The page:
Taiwan targets trade with Philippines

Taiwan targets trade with Philippines

More containers will leave Kaohsiung destined for the Philippines as part of a Taiwanese government effort.

The “Southbound Policy” of the government of Taiwan is opening doors for the Philippines to capture investment from a wide range of Taiwanese business sectors, according to the International Container Terminal Services (ICTSI).

The Manila-based container terminal operator said the policy represents a paradigm shift in Taiwan’s economic growth strategy that has the potential to drive growth in logistics and transshipment, high-value manufacturing, renewable energy, e-commerce, and other industrial sectors in the Southeast Asian island nation.

Taiwan’s Evergreen Marine Corp. will launch next week a new service linking Subic Bay, Batangas, and Manila with Kaohsiung in Taiwan, as well as Incheon and Gwangyang in South Korea.

In a statement announcing details of the service, the ICTSI said the direct links with Taiwan and South Korea would boost the economies of northern and central Luzon, the largest and most populous island in the Philippines.

“Our inclusion in the [Korea-Taiwan-Philippines] service is a clear indication that the markets of central and northern Luzon are growing, and will benefit from another large global carrier participating in this growth,” said Roberto Locsin, general manager of ICTSI subsidiary Subic Bay International Terminal Corp., which operates the container terminal at Subic Bay Freeport.

The launch of the service follows discussions between the Taiwan Maritime and Port Bureau and the Subic Bay Metropolitan Authority on increasing container transshipment traffic between ports in Taiwan and Subic Bay and is seen as resulting from the so-called Southbound Policy.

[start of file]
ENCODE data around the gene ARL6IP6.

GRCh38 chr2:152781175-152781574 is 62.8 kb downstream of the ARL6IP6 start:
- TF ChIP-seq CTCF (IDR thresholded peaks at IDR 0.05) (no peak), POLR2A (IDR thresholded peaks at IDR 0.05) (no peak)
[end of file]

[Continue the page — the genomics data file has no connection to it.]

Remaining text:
Led by President Tsai Ling Wen and owned by the executive branch of the government of Taiwan — the Executive Yuan — the Southbound Policy aims to position Taiwan as a more important player in Asia’s major growth markets by strengthening trade and investment ties with south Asia, Southeast Asia, Australia, and New Zealand.

The policy has a strong focus on integrating with the trade and supply chains of and connecting with domestic demand markets in the target countries, as well as cooperating on infrastructure projects.

“The Philippines is capitalizing on Taiwan’s “Southbound Policy,” which aims to strengthen trade and investment relationship between Taiwan and countries south of the latter’s territory,” the ICTSI said.

Taiwan is the eighth-largest trading partner of the Philippines, with $7.1 billion worth of bilateral trade in 2016, according to Global Trade Atlas, a sister division of JOC.com within IHS Markit. Fifty-two Taiwanese companies have invested around $500 million in the Subic Bay Freeport Zone.

South Korea is the seventh-largest trading partner of the Philippines, with $7.4 billion in bilateral trade, according to Global Trade Atlas, and the number of South Korean companies investing in the country, particularly in the construction, cosmetics, and food sectors, is rapidly on the rise.

The ICTSI is a mid-sized global terminal operator that has been benefitting from economic and trade growth in its home country as well as successful investment in terminals in emerging markets.

The company reported revenue from port operations of $1.1 billion in 2016, 7 percent higher compared with the $1.05 billion booked the previous year. Net income attributable to shareholders was $180.0 million, up 207 percent on 2015.

The ICTSI handled consolidated volume of 8.7 million 20-foot-equivalent units at its global terminal operations last year, 12 percent up on the previous year. The increase was driven by a continuing ramp-up in volumes at operations at its terminal in Umm Qasr in Iraq; the addition of new services at terminals in Mexico, Ecuador, and Indonesia, and stronger trade volumes in Madagascar, Croatia, and through most of the terminals it operates in its home country.

The ICTSI last month formally opened a $550 million multi-user container and bulk handling facility at the Port of Buenaventura, Colombia, in joint venture with PSA International of Singapore.

Contact Turloch Mooney at turloch.mooney@ihsmarkit.com and follow him on Twitter: @TurlochMooney.

A version of this story also appeared on IHS Fairplay, a sister product of JOC.com within IHS Markit.